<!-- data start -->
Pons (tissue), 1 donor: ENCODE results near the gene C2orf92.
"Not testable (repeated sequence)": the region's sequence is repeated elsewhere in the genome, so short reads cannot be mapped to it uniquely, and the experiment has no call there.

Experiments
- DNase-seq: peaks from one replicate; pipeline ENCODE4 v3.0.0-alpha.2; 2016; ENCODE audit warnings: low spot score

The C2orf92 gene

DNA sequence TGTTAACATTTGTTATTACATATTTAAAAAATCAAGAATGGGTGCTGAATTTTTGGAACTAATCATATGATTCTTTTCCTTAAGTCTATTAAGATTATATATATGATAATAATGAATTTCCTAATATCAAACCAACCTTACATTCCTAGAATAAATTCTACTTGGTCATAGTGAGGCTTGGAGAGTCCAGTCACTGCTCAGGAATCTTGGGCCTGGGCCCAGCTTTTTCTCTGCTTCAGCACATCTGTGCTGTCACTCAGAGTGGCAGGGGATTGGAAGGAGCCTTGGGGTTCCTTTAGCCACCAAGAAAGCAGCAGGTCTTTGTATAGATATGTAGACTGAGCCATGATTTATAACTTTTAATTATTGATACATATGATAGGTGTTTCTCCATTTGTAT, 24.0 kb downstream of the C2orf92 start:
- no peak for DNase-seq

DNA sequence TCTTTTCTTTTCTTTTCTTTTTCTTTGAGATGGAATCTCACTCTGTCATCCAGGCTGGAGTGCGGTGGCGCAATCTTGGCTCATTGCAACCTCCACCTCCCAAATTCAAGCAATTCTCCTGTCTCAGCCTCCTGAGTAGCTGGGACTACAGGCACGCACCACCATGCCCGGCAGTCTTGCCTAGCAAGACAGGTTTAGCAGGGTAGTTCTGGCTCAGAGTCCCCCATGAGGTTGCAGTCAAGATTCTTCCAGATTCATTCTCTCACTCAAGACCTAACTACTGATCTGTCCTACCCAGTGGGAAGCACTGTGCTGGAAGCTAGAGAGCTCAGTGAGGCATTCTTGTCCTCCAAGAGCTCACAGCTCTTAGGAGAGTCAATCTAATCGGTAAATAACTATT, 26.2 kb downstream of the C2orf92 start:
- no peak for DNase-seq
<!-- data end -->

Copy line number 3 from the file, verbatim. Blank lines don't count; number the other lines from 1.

Experiments